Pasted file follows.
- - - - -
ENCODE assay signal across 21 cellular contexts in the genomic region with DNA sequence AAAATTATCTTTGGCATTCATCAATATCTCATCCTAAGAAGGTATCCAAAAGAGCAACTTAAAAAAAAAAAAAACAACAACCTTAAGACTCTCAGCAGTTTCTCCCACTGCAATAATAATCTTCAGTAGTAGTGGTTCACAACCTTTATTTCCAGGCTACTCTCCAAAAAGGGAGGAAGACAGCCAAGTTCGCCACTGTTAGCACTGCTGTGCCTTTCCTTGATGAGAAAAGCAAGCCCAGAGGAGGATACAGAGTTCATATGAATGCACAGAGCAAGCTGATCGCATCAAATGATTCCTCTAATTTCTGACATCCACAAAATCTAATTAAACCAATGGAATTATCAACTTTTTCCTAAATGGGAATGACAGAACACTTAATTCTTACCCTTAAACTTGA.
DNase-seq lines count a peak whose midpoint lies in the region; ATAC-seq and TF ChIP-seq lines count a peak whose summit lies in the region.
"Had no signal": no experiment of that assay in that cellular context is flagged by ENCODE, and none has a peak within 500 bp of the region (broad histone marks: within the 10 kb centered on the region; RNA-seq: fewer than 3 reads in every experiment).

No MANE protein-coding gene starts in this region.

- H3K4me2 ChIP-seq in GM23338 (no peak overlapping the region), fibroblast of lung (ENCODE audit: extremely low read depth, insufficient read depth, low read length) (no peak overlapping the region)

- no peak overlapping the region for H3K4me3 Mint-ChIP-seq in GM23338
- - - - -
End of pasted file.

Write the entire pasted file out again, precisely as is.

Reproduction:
ENCODE assay signal across 21 cellular contexts in the genomic region with DNA sequence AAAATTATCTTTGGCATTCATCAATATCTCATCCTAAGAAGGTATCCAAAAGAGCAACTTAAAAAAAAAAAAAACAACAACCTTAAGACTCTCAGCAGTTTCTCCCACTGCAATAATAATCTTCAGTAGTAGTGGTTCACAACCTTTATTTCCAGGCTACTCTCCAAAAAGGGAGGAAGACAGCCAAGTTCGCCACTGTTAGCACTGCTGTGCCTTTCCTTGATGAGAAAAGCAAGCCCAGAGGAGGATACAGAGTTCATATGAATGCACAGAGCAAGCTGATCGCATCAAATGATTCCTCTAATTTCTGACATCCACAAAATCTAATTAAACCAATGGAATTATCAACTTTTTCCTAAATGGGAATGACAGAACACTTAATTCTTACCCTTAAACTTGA.
DNase-seq lines count a peak whose midpoint lies in the region; ATAC-seq and TF ChIP-seq lines count a peak whose summit lies in the region.
"Had no signal": no experiment of that assay in that cellular context is flagged by ENCODE, and none has a peak within 500 bp of the region (broad histone marks: within the 10 kb centered on the region; RNA-seq: fewer than 3 reads in every experiment).

No MANE protein-coding gene starts in this region.

- H3K4me2 ChIP-seq in GM23338 (no peak overlapping the region), fibroblast of lung (ENCODE audit: extremely low read depth, insufficient read depth, low read length) (no peak overlapping the region)

- no peak overlapping the region for H3K4me3 Mint-ChIP-seq in GM23338